Raising London Circuit works approvals lodged with National Capital Authority

Ian Bushnell 2 November 2021 23
Artist's impression of intersection of London Circuit and Commonwealth Avenue on light rail Stage 2A

An artist’s impression of the intersection of London Circuit and Commonwealth Avenue on the light rail Stage 2A route to Commonwealth Park. Image: ACT Government.

The full extent of the project to raise London Circuit as a precursor to extending light rail to Commonwealth Park is now open to scrutiny with plans lodged with the National Capital Authority now open for public consultation.

The ACT Government said this is an important milestone in its long-term plans to take light rail to Woden, the first leg of which is the 1.7km extension from Alinga Street to Commonwealth Park along London Circuit and Commonwealth Avenue.

“The project will transform the southern end of the CBD from an untraversable road interchange, into people-oriented streets for pedestrians, cyclists and public transport,” said ACT Minister for Transport Chris Steel.

Three works approvals covering the London Circuit project and an environmental assessment are now available to examine during the next month or so.

A consultation report and decision is not likely until February 2022, with construction expected to start in April and last for two years.

Instead of the current underpass, London Circuit will be reconstructed using 60,000 cubic metres of fill on either side of Commonwealth Avenue, lifting the road six metres to form a four-way intersection with traffic lights, and with sufficient space to accommodate light rail.

London Circuit, between Commonwealth Avenue and Constitution Avenue, will also be rebuilt to accommodate potential future expansion of the light rail network.

The existing ramps to the northwest and southwest of the London Circuit-Commonwealth Avenue interchange will be removed and the ramp to the southeast modified to remove the connection with London Circuit and retain the connection between Parkes Way and Commonwealth Avenue.

Overlay map of Raising London Circuit project

A overlay map of the proposed works in the ‘Raising London Circuit’ project. Image: ACT Government.

There will be temporary works on Vernon Circle to widen the existing northern road loop around City Hill, between London Circuit and City Hill, and create a dedicated bus lane and separate vehicle lane. New traffic lights will enable northbound vehicles to safely turn right into City East.

Traffic lights are also proposed for the Parkes Way and Coranderrk Street roundabout to handle weekday morning peak traffic.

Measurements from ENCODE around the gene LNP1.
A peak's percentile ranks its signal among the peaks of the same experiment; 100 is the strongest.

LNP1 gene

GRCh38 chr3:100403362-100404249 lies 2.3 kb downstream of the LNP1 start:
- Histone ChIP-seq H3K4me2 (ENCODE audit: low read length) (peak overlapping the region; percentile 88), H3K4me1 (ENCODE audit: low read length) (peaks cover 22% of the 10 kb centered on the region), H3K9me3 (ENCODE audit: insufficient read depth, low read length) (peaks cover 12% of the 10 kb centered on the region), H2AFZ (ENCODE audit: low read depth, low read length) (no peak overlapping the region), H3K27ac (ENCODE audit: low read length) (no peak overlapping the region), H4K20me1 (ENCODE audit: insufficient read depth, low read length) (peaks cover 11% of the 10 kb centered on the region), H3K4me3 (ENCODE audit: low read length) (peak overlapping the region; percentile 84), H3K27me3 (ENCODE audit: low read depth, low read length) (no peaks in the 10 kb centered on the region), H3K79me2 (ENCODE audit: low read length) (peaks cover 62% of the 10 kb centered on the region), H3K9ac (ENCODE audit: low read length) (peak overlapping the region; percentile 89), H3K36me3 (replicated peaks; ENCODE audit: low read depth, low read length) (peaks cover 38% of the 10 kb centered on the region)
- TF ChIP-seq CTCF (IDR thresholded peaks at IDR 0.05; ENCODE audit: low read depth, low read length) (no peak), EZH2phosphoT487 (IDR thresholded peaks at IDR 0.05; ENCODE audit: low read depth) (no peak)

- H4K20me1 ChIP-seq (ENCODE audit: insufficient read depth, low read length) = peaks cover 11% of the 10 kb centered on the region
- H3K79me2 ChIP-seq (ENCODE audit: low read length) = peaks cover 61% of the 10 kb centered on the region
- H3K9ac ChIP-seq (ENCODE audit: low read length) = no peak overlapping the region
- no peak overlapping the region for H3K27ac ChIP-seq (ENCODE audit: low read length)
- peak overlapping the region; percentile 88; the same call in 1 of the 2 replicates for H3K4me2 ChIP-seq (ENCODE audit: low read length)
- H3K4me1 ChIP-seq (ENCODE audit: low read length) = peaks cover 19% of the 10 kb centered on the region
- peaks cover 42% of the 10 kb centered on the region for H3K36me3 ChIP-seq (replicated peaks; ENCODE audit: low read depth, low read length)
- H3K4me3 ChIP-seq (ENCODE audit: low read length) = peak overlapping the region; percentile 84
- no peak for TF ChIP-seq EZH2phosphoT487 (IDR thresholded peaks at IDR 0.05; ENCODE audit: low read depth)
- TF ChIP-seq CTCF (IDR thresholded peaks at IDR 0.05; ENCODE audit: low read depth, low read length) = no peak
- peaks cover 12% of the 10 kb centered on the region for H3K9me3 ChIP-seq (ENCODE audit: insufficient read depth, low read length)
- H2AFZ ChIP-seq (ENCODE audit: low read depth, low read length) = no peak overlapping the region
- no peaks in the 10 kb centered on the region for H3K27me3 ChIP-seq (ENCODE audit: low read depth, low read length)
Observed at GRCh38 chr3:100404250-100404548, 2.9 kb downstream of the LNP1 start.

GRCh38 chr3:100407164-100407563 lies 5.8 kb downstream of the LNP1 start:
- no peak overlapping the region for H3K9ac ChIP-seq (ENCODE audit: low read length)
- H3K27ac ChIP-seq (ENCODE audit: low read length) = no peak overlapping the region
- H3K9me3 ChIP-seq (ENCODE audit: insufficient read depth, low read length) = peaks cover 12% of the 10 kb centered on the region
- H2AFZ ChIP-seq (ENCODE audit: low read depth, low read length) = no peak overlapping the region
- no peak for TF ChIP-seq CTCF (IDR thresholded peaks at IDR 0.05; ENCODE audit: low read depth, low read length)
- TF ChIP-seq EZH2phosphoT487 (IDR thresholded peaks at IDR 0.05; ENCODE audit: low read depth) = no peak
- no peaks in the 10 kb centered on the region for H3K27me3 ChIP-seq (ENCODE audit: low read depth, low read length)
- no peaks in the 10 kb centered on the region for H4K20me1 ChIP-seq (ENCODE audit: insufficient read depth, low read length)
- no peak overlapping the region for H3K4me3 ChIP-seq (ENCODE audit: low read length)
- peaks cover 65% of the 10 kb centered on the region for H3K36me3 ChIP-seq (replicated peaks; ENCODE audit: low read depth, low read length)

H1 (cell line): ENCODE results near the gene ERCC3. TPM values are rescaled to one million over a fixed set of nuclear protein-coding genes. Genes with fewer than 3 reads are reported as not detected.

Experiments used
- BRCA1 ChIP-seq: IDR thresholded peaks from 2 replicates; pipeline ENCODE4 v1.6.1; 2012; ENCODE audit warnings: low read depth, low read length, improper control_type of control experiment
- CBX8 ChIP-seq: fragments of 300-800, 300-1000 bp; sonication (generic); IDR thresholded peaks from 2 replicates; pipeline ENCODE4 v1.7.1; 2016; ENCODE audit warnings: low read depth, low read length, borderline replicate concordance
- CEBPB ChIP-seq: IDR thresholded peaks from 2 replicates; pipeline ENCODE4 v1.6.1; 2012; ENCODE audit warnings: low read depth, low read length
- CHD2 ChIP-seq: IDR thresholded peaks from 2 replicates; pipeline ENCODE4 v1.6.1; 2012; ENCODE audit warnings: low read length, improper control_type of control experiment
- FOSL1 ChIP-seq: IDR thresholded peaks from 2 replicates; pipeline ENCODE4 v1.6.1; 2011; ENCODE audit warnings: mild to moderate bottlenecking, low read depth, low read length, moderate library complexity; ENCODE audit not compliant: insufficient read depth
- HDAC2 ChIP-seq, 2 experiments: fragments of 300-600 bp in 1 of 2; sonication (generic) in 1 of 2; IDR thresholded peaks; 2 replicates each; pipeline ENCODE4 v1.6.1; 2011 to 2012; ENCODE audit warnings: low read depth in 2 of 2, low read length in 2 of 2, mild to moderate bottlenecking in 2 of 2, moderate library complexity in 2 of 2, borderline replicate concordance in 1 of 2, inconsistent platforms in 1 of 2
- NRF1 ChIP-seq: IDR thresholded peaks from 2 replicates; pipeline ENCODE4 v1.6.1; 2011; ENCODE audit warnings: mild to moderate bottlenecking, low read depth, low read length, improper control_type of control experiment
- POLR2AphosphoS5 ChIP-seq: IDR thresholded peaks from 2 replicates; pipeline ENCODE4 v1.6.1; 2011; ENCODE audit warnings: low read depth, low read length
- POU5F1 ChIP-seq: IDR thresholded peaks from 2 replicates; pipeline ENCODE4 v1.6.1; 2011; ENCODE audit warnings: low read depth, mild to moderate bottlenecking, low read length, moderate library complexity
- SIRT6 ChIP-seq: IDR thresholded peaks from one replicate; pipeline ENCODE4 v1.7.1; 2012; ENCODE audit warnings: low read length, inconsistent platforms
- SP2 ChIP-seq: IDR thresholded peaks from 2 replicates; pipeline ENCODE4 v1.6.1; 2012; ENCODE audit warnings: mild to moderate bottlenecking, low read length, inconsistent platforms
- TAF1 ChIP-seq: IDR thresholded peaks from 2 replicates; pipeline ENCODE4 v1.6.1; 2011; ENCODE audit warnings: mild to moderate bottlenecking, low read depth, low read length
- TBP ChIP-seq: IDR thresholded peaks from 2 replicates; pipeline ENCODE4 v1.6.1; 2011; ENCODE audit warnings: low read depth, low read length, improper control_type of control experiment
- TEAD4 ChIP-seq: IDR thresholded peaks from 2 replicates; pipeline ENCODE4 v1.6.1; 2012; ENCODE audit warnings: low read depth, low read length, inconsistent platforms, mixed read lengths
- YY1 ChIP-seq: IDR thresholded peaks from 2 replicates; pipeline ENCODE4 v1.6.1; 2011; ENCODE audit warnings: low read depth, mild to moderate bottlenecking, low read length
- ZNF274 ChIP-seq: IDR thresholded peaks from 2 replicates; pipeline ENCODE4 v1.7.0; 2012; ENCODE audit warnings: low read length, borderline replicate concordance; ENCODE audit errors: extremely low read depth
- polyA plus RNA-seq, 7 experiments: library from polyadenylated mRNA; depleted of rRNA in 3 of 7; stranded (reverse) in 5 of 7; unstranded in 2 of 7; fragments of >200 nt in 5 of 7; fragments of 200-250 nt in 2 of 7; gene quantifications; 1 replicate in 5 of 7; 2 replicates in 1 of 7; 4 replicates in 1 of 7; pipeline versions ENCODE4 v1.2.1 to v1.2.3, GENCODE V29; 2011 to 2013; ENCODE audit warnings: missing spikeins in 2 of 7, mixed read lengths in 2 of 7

Three site compounds on city car parks will support the project: part of the car park on Block 1, Section 116; City Block 2 and City Block 3, Section 20; and Acton Block 24, Section 33.

The environmental assessment says there would be minor to moderate increases to traffic congestion, delays and travel times, while buses could experience moderate to major travel time increases due to increased congestion on London Circuit and lower speed limits along Commonwealth Avenue.

It says two northbound lanes and two southbound lanes could be maintained on Commonwealth Avenue, as well as footpaths and on-road cycle paths, but a worst-case construction scenario that includes the loss of a northbound lane has been modelled and assessed.

The ACT Government says Canberrans will face four years of traffic disruption during the course of the light rail Stage 2A project.

The main biodiversity impact is on the endangered golden sun moth (Synemon plana) and mitigation plans have been approved under the Environment Protection and Biodiversity Conservation Act 1999.

About 100 mature trees will need to be cleared, however post-construction more than 130 trees will be planted.

Early preparatory works for raising London Circuit are already underway, including moving underground utilities from their current position along London Circuit to a new alignment on Constitution Avenue, Vernon Circle and Edinburgh Avenue.

Subject to approvals, construction would commence around April 2022 and take about two years to complete.

The National Capital Authority said the consultation report and decision would likely take until February 2022.

To view the plans and comment, visit the National Capital Authority. Consultation closes on 10 December, 2021.

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23 Responses to Raising London Circuit works approvals lodged with National Capital Authority
thoughtsonthesubject thoughtsonthesubject 10:02 pm 13 Nov 21

The clover leaf access to Commonwealth Ave was built when the population of Canberra and private cars increased. No doubt the required bridges cost a lot of taxpayers’ money, but the layout provides a well-thought-out solution to getting cars on and off this arterial road without stopping the flow of traffic. Now the government takes it upon itself destroying this set-up, claiming they want to provide a connection between Civic and the West Basin for pedestrians. How kind! They seem to be ignorant of the fact that one exists already in form of a bridge for pedestrians and bicycles crossing Parkes Way. And while the rest of the world is desperate to reduce C02 emissions, this government will happily proceed trucking some 60.000 cubic meters of soil into Civic to return the area to what it was when there were few people and few cars in Canberra. What a price we have to pay for going backwards. A minimum of 4 years of traffic chaos will reduce customers coming to Civic to shop and dine even further after the long lockdown and working from home has already inflicted much damage on businesses. One must start to wonder why Greens and Labor are enacting a policy very different from what the electorate expects from them, neither protecting the environment nor those workers at the lower end of the income scale.

kenbehrens kenbehrens 10:15 am 06 Nov 21

Just maybe the ACT Government should thoroughly investigate the wheel cracking that has occured in the same model of light rail in Sydney and overseas that we have, before spending any more of our money on Stage 2a!

mattm mattm 3:22 am 06 Nov 21

Such a waste of money and resources. Light rail will never go to Woden because it cannot be justified. That’s why the business case had still not been released after it was promised four years ago!